Voters offer support in state party primaries

By SHERIDAN CYR,

TAYLOR MURCHISON-

GALLAGHER

STAFF WRITERS

Plainville voters came out to show support for their preferred candidates in the primaries on Aug. 14 in what many called an “important” election in Connecticut.

“I believe in exercising my rights, and I wanted to vote for the people I think should be in office,” said one voter, John Steele, outside of Linden Street School. “The out of control taxation, the foolishness of bus lines and railways instead of spending money where it should have been spend in the first place on improving roads — put a busway in if you’ve got extras, but you don’t make the cake and eat that.”

Steele said he hopes his vote will help get “some sensible legislators and a governor in there that can actually balance a budget and be able to do what government is supposed to do.”

Democratic voters tipped the scale in number of votes in all categories. The number of votes for the category of governor, in both parties, were higher than the rest of the categories. Between two Democratic candidates for governor, a total of 1,156 votes were cast. Between five Republican candidates for governor, 789 votes were cast.

Plainville Republicans selected Bob Stefanowski for governor, Erin Stewart for lieutenant governor, Matthew Corey for U.S. Senator, Manny Santos for 5th congressional district, Thad Gray for treasurer, Mark Greenberg for comptroller, and Sue Hatfield for attorney general. There were two differences in winners at the state level: Joe Markley took lieutenant governor, and Kurt Miller took comptroller.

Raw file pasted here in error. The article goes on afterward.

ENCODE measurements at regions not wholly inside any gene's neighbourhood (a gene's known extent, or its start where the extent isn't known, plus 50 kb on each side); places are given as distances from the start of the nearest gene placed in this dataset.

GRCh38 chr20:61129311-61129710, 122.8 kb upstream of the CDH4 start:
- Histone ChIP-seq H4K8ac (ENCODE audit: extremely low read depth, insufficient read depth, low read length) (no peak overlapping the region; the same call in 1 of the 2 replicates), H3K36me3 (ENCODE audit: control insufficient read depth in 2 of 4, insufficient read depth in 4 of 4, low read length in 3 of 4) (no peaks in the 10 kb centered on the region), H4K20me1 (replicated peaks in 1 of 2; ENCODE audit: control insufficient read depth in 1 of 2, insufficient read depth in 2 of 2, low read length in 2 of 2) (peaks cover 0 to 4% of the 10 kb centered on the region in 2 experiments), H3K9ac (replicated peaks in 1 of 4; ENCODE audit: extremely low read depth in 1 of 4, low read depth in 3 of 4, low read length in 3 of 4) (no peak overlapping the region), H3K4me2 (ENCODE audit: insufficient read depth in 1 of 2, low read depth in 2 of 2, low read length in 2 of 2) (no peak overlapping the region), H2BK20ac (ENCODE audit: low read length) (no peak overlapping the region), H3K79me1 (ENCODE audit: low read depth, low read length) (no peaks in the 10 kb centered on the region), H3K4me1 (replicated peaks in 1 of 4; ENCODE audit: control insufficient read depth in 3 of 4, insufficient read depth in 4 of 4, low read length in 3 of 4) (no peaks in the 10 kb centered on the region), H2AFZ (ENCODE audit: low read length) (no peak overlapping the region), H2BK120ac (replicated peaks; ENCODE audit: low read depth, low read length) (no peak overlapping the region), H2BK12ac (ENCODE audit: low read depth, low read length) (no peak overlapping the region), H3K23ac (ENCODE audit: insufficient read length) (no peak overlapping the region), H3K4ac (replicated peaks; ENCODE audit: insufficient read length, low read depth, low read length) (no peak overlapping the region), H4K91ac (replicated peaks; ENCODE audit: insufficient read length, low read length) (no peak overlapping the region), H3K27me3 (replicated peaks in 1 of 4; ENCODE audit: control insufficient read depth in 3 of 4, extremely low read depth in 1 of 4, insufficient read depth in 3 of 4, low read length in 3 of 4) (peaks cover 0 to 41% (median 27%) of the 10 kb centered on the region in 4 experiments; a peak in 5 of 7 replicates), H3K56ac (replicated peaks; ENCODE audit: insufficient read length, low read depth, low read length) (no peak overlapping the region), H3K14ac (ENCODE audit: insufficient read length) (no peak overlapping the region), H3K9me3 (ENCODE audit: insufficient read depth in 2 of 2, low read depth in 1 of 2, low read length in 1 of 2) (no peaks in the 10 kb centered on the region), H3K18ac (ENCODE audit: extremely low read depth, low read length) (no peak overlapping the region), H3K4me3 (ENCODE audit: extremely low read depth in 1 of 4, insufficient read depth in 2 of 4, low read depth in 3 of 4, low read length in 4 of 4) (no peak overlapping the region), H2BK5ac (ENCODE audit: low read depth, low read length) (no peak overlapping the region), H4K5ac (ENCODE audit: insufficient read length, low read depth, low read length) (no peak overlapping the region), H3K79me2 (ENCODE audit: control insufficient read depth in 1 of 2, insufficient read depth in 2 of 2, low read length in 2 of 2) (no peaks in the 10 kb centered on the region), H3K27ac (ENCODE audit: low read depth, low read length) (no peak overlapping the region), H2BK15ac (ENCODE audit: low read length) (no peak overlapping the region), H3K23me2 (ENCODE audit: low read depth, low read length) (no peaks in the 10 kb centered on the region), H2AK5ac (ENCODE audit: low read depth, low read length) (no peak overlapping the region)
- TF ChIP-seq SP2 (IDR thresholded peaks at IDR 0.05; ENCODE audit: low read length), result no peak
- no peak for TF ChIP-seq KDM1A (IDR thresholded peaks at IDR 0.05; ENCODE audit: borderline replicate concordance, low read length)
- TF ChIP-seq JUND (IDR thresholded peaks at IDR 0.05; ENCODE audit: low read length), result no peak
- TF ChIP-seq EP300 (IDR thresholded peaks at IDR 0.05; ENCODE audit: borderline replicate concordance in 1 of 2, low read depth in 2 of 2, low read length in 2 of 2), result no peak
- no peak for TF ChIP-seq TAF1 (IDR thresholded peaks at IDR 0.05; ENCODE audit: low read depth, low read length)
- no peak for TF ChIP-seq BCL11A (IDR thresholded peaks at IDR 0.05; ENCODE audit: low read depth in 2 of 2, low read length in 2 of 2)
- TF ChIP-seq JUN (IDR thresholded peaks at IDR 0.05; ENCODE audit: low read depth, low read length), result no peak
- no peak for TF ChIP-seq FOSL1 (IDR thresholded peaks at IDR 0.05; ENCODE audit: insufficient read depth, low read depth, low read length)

Plainville Democrats selected Ned Lamont for governor, Susan Bysiewicz for lieutenant governor, Jahana Hayes for 5th congressional district, Shawn Wooden for treasurer, and William Tong for attorney general. There were no differences in winners at the state level.

Resident Rhanda Gaudio, who formerly canvassed for Bernie Sanders (D) in the 2016 presidential election, said she is still “a firm believer in the seeds he planted in my mind.”

“I just want to vote locally for people that represents my interests: lower taxes, better water, medical marijuana needs to happen sooner or later, we need money for infrastructure, and women’s rights,” said Gaudio outside of Our Lady of Mercy Parish Hall.

Poll workers typically volunteer their time to staff each district in town during elections.

“It’s just a matter of getting people here, and assisting the people who are here, because it’s an important thing to get the people what they’re looking for and getting people out to vote,” said poll worker Janet Carroll. She said that now, being a grandparent, she is looking out for the elderly as well as her grandchildren. “It’s hard to fulfill everyone’s needs, but there’s always got to be something for everybody. Everything seems to trickle down.”

A poll worker at Linden Street School, Cathi McQueeney, reported early in the day that voters were slowly trickling in.

“I think it’s important for the cause, because people should be exercising their right,” she said. “It’s a responsibility as well as a right to vote, and I just like to be a part of it.”

Tom Martello checks in to vote at Linden Street School in the primary last Tuesday. (JANELLE MORELLI PHOTO)

PV Primary Totals